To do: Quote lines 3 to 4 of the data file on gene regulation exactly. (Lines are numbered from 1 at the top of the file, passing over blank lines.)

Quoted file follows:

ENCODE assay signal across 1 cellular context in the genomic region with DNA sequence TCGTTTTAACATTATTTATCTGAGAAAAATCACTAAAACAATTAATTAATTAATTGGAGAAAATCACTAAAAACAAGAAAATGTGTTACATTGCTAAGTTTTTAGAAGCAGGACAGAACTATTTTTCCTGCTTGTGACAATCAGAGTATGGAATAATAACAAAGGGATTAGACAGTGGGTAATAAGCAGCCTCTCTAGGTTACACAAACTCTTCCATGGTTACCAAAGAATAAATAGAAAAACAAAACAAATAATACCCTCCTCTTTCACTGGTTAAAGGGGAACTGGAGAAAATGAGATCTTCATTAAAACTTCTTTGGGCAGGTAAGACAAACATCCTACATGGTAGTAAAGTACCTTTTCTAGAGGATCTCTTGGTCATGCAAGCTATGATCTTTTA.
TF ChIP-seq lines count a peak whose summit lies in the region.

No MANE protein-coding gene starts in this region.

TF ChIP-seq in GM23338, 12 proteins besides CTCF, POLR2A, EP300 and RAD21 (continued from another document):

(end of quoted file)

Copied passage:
No MANE protein-coding gene starts in this region.

TF ChIP-seq in GM23338, 12 proteins besides CTCF, POLR2A, EP300 and RAD21 (continued from another document):